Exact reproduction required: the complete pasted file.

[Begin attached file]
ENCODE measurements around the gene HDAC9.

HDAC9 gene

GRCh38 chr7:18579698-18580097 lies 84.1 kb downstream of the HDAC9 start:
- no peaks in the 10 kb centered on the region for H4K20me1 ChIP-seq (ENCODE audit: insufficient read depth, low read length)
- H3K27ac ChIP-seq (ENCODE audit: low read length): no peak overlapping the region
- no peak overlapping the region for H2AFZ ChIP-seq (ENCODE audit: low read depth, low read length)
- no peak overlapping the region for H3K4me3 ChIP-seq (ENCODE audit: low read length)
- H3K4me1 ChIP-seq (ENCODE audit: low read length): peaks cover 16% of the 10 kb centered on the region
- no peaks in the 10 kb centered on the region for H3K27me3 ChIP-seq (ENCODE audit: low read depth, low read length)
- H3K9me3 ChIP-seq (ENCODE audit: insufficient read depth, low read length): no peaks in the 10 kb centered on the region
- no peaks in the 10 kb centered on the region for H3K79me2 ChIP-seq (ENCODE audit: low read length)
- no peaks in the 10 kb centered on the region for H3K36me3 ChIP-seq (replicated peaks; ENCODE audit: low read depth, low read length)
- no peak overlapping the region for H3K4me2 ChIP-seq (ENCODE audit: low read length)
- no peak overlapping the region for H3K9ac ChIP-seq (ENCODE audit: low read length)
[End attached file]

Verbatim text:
ENCODE measurements around the gene HDAC9.

HDAC9 gene

GRCh38 chr7:18579698-18580097 lies 84.1 kb downstream of the HDAC9 start:
- no peaks in the 10 kb centered on the region for H4K20me1 ChIP-seq (ENCODE audit: insufficient read depth, low read length)
- H3K27ac ChIP-seq (ENCODE audit: low read length): no peak overlapping the region
- no peak overlapping the region for H2AFZ ChIP-seq (ENCODE audit: low read depth, low read length)
- no peak overlapping the region for H3K4me3 ChIP-seq (ENCODE audit: low read length)
- H3K4me1 ChIP-seq (ENCODE audit: low read length): peaks cover 16% of the 10 kb centered on the region
- no peaks in the 10 kb centered on the region for H3K27me3 ChIP-seq (ENCODE audit: low read depth, low read length)
- H3K9me3 ChIP-seq (ENCODE audit: insufficient read depth, low read length): no peaks in the 10 kb centered on the region
- no peaks in the 10 kb centered on the region for H3K79me2 ChIP-seq (ENCODE audit: low read length)
- no peaks in the 10 kb centered on the region for H3K36me3 ChIP-seq (replicated peaks; ENCODE audit: low read depth, low read length)
- no peak overlapping the region for H3K4me2 ChIP-seq (ENCODE audit: low read length)
- no peak overlapping the region for H3K9ac ChIP-seq (ENCODE audit: low read length)